‘Quality Of Life’ Disconnect Between Gov’T And People


Tribune Business Editor


A prominent businessman yesterday said there was a disconnect between WTO-type policy decisions and how they “translate into an improved quality of life” for most Bahamians.


Sir Franklyn Wilson

Sir Franklyn Wilson, pictured, the Arawak Homes and Sunshine Holdings chairman, told Tribune Business that he was “starting to understand more clearly” why Bahamian voters had decided to change the government every five years since 2002.

While successive PLP and FNM administrations had talked about investments and job creation, Sir Franklyn said they had failed to address the issues that mattered most to Bahamians - especially improving their incomes and living standards.

He argued that the debate over whether The Bahamas should seek full membership in the World Trade Organisation (WTO) was thus irrelevant to many who had more pressing day-to-day needs that were either being ignored or not addressed by government ministers.

Sir Franklyn also questioned whether there were sufficient entrepreneurs and Bahamian companies willing to exploit the improved overseas market access that WTO is billed as providing, saying he had heard little to no talk of companies planning to invest if this nation became a full member.

Nevertheless, he praised the Bahamas Chamber of Commerce for commissioning the Oxford Economics report on WTO’s likely impact as an effort that shows how “public policy can be influenced by serious independent study”.

Sir Franklyn added: “Beyond all the talk, subject to further study and all that type of stuff, the part of the Oxford Economics study that got my attention was the call for economic reform.

“What are we going to get from this? Where’s the manufacturers? Who are the exporters? What’s going on? There’s no manufacturing base; there’s fewer manufacturers than there were 30 years ago; Syntex and all those.

“Where are they today? Where are the Bahamian entrepreneurs doing anything? To me, whether we join WTO or not, it’s almost one of those debates saying where is the return? What are we doing? Where are the Bahamians building anything, doing anything?” Sir Franklyn continued.

“That, to me, is the larger question. Joining the WTO or not joining the WTO, what are we trying to achieve? Where is the Bahamian building a plant because we have access to markets x, y and z? Who’s talking that? To me it’s just more talk, which is why I’ve not got heated over it.”

The Oxford Economics study said its findings were that WTO membership will be “moderately positive” for the Bahamian economy, especially if this nation undertakes broad-based structural reforms that improve the cost and ease of doing business through better governance and transparency, coupled with the elimination of bureaucracy and red tape.

Should The Bahamas adopt this comprehensive reform strategy in parallel with WTO accession, Oxford Economics estimated it could lift the economy’s long-run average annual GDP growth rate to around 2 percent - higher than the 1.5 percent currently forecast by the International Monetary Fund (IMF).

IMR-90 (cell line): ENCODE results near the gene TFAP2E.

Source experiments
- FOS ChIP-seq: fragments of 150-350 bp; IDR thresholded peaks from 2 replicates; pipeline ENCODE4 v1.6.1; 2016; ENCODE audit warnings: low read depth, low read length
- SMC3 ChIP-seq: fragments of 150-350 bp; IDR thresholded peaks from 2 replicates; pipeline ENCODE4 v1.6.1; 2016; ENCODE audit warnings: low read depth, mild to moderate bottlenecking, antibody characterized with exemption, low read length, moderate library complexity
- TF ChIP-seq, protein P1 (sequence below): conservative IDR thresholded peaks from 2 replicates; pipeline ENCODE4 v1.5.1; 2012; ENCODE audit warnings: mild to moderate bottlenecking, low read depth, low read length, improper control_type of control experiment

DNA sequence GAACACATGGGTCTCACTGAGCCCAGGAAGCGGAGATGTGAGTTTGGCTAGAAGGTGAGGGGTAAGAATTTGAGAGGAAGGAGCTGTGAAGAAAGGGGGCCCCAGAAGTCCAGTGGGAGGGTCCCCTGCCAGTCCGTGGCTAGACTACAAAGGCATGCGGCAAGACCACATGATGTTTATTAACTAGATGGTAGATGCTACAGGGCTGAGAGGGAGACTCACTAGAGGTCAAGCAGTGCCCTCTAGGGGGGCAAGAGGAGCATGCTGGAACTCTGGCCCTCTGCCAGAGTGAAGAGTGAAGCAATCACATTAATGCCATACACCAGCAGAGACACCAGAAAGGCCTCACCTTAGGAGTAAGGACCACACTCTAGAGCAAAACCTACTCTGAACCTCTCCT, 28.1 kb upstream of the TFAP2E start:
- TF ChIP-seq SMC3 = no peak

And the Chamber’s consultants also projected that this will help slash The Bahamas’ national unemployment rate from its current 10 percent to 6.5 percent over the next decade, driving it to its lowest level this century.

Sir Franklyn acknowledged to Tribune Business that the economy was “in a tail spin and serious problems”, but suggested that higher growth and a reduction in the jobless rate were not translating into significant living standards improvements for enough Bahamians.

“Yes, there’s going to be economic growth, the unemployment rate in May will show a reduction, but what does that mean?” he asked. “How is that translating into an improved quality of life in this country? I don’t see it.

“I don’t hear any minister saying how they are going to change the quality of life in a positive fashion. All I hear is a bunch of talk. .... The more I see the more I am concerned, and the more I think I understand why the people are changing the government every five years. I’m beginning to understand that more clearly.

“The bottom line position is that people are reaching a point where none of you all [ministers, MPs and political parties] are talking about things important to me.”

Sir Franklyn agreed that his assessment was uncomfortable and “really challenging for the political establishment”, but added: “I have yet to hear the Prime Minister or any Cabinet minister in their two years say anything about something that will transform The Bahamas if this happens.

“What is going to change to make us Bahamians stronger, better, be more productive, work better and be more co-operative? This is not a partisan political position; I want to make that abundantly clear. But I’m not hearing anything for that boy in Ross Corner, even the Over-the-Hill thing.

“What are people saying once these things come through? Do people have a transformed quality of life?”


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